Land Use Position

This is a summary of information the Yukon Prospectors Association’s (YPA) has received at consultation meetings, describing the issues and processes we are all dealing with. It includes YPA’s response and some of our concerns and positions to be shared with all involved as may be appropriate.

Under the Yukon Government (YG) and the Tr’ondëk Hwëch’in First Nation (THFN) MOU of March 1, 2017, both parties have committed to consulting and resolving issues pertaining to Class 1 notifications. YG Strategic Initiatives Branch, using the processes and procedures described in the Devolution Transfer Agreement, as may be amended by the Mining MOU of Jan 24th, has committed to consulting with THFN, other First Nations and the exploration and mining industry. A letter dated April 10, 2017 from Minister Pillai states that the Strategic Initiatives Branch will consult with the Yukon Prospectors Association (YPA). The MOU with the THFN states they may also consult with the mining industry and the public. Having consultations is good and should result in better policies and procedures.

The Yukon Supreme Court consent order of March 2, 2017 declared that to the extent that mining exploration activities may prejudicially affect the rights of THFN as laid out in the TH Final Agreement, YG has a duty to notify and, where appropriate, consult with and accommodate the THFN before allowing activities.

Clearly defining exactly what is meant by “the extent” and “may” and “where appropriate consult with and accommodate” are necessary to reach understandable recommendations and regulations. The YPA hope that negotiating the clarification of these terms will encourage responsible exploration and development, protect the environment and local and indigenous culture. This requires a reasonable and workable regulatory regime based on scientific rather than political criteria, and consensual negotiation.

Any requirement to give formal notice about being on Yukon land doing low impact activities is opposed by the YPA, as it would discourage prospecting, exploration and other activities. Prospectors prefer to keep a low profile regarding areas of initial exploration. Confidentiality about location of exploration activities and possible discoveries is important, not unlike how those who hunt, fish and gather prefer to keep their locations somewhat secretive.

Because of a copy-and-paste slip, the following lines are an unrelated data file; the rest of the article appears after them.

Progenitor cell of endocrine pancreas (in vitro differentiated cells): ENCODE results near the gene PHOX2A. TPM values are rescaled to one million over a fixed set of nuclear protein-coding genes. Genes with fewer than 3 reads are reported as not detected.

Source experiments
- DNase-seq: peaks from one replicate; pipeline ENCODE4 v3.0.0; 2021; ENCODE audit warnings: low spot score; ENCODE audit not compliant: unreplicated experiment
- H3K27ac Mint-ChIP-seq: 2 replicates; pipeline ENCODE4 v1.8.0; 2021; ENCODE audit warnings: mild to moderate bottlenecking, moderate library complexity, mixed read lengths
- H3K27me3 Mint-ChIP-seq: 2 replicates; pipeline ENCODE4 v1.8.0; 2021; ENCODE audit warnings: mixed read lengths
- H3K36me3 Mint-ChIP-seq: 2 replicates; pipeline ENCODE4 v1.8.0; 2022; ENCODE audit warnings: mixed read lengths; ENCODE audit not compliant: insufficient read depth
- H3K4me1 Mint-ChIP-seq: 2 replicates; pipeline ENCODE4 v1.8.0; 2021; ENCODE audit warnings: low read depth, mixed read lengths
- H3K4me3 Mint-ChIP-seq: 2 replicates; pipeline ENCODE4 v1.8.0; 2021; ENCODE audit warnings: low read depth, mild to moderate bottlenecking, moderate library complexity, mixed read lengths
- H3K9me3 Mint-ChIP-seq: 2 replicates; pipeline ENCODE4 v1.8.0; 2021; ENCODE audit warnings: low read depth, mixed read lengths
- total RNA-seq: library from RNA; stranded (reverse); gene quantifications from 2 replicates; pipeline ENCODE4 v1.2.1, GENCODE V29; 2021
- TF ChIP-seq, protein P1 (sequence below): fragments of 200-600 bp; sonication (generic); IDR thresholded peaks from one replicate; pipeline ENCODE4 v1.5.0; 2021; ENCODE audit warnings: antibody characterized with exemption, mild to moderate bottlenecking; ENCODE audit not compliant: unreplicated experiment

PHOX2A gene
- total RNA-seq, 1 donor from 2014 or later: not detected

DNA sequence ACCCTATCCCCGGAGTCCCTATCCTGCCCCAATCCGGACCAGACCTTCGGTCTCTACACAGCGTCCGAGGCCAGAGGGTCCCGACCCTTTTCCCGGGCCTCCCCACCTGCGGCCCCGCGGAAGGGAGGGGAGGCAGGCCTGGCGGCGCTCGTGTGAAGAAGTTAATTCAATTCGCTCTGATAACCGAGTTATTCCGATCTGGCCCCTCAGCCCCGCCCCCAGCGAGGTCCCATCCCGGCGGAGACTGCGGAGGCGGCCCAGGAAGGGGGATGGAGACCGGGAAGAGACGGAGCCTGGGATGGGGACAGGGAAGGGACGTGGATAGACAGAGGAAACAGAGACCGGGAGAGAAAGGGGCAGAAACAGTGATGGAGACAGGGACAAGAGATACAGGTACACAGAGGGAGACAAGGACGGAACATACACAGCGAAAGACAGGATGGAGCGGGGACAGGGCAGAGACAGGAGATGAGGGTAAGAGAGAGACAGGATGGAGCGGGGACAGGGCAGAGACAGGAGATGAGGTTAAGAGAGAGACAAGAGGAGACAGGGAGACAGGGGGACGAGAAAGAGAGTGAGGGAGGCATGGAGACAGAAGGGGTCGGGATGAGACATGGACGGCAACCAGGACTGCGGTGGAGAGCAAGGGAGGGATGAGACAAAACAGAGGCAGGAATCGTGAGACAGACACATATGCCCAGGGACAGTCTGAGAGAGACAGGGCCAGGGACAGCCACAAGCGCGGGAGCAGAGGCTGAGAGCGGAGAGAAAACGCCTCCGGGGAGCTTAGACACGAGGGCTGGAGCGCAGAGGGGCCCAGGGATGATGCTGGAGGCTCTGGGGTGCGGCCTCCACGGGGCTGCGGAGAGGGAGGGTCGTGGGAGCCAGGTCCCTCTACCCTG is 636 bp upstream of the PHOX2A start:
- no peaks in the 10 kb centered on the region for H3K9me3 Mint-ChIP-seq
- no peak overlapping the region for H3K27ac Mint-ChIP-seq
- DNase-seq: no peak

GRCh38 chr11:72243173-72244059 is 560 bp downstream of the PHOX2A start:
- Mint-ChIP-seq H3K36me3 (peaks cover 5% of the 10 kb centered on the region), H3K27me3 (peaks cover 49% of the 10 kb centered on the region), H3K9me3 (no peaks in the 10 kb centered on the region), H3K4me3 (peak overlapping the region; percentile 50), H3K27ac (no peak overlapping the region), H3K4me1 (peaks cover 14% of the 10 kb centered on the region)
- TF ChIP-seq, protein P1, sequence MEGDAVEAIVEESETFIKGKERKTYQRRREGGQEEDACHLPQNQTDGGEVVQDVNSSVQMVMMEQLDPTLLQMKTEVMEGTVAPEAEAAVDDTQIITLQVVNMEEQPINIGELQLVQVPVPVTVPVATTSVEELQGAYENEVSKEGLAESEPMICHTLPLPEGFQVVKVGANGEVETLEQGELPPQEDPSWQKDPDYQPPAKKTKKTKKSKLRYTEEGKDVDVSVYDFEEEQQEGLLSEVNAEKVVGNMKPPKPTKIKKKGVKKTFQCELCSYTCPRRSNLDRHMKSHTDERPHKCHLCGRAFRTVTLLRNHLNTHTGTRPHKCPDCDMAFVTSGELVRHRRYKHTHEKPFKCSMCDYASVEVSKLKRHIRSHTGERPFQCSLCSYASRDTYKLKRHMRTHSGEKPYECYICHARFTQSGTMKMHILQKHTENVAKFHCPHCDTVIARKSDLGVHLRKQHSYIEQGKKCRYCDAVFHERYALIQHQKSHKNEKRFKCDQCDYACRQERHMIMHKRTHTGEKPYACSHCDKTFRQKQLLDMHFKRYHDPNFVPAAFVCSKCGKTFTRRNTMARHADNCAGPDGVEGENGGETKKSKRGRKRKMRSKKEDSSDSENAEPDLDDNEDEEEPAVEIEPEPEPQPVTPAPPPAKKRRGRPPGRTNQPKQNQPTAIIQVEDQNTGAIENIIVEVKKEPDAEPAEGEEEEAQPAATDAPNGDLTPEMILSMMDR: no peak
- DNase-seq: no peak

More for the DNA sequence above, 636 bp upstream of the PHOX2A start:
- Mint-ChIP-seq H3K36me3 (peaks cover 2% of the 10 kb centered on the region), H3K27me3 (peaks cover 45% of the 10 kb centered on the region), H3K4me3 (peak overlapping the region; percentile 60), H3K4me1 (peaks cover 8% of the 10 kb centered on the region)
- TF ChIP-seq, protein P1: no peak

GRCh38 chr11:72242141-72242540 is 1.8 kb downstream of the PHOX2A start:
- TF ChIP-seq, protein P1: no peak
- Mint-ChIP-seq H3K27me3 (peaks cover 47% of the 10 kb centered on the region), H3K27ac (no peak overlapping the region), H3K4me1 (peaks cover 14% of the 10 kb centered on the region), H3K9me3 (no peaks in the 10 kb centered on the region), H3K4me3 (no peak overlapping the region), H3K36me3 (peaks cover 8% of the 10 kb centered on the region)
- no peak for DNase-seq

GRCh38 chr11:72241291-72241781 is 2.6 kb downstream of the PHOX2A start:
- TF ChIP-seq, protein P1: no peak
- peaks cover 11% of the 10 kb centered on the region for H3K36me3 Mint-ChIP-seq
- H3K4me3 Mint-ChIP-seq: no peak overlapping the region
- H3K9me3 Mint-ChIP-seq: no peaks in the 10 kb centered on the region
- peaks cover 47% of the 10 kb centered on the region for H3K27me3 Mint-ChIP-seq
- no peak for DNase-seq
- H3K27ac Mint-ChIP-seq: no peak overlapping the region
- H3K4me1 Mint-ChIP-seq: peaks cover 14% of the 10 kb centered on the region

Staking and recording of a claim should be considered adequate notice that low-impact Class 1 work will be undertaken without further notice. Land that has had the mineral rights legitimately granted to stakeholders should be assumed to be subject to exploration and testing for mineral potential.

The YPA believe that all governments and the public should acknowledge that responsible prospecting, exploration and mine development is good and is encouraged by the industry, as evidenced by the best practice standard guidelines. Responsible exploration results in benefits for all Yukoners such as economic activity and good training and employment opportunities in our own back yard. It is better to have responsible development here instead of allowing these economic benefits go to other jurisdictions.

Methods should be developed and improved to inform, educate and consult with those involved administering and regulating the industry, negotiators and the general public. Some misunderstand that some of the techniques used in exploration allow for very low impact to the land. The Yukon Geological Survey (YGS) and the Ministry of Economic Development do some educating and promoting, often in cooperation with the Yukon Chamber of Mines (YCM), Klondike Placer Miners’ Association (KPMA) and the Yukon Mining Alliance (YMA). This assists in increasing understanding of exploration activities. Training and education by prospectors, other industry players, and industry-based associations, in co-operation with branches of government, is laudable and should be expanded.

Requiring formal notification for Class 1 exploration activities will cause more of a backlog and an unnecessary burden on all governments’ resources, resulting in delaying or even discouraging potential development that could have positive economic benefits for the Territory.

The Yukon Prospectors Association looks forward to continued communication and consultation with TH and other governments involved to increase understanding of the concerns and issues. We are open to any suggestions or information that will increase understanding and help resolve issues positively.

We will hopefully be able to participate in meetings with some of the governments and associations involved before too long to discuss and consult as the issues are being discussed and resolved.